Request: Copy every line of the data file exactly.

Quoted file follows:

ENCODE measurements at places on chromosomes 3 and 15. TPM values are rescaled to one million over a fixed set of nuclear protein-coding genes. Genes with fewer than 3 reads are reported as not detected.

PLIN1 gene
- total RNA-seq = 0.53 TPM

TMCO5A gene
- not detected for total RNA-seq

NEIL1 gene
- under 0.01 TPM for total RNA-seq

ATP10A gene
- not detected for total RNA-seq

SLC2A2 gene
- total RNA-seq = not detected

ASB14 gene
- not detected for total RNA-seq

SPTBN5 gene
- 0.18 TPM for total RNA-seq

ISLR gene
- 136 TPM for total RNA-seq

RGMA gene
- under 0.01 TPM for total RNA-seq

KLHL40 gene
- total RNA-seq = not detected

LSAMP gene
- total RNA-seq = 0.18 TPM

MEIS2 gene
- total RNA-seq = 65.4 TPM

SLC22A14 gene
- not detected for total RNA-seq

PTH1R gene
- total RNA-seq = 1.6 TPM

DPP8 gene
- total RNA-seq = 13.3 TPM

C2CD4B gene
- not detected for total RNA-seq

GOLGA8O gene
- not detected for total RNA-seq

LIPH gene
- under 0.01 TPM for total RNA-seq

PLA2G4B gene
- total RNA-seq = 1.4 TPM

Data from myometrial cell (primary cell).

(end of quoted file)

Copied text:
ENCODE measurements at places on chromosomes 3 and 15. TPM values are rescaled to one million over a fixed set of nuclear protein-coding genes. Genes with fewer than 3 reads are reported as not detected.

PLIN1 gene
- total RNA-seq = 0.53 TPM

TMCO5A gene
- not detected for total RNA-seq

NEIL1 gene
- under 0.01 TPM for total RNA-seq

ATP10A gene
- not detected for total RNA-seq

SLC2A2 gene
- total RNA-seq = not detected

ASB14 gene
- not detected for total RNA-seq

SPTBN5 gene
- 0.18 TPM for total RNA-seq

ISLR gene
- 136 TPM for total RNA-seq

RGMA gene
- under 0.01 TPM for total RNA-seq

KLHL40 gene
- total RNA-seq = not detected

LSAMP gene
- total RNA-seq = 0.18 TPM

MEIS2 gene
- total RNA-seq = 65.4 TPM

SLC22A14 gene
- not detected for total RNA-seq

PTH1R gene
- total RNA-seq = 1.6 TPM

DPP8 gene
- total RNA-seq = 13.3 TPM

C2CD4B gene
- not detected for total RNA-seq

GOLGA8O gene
- not detected for total RNA-seq

LIPH gene
- under 0.01 TPM for total RNA-seq

PLA2G4B gene
- total RNA-seq = 1.4 TPM

Data from myometrial cell (primary cell).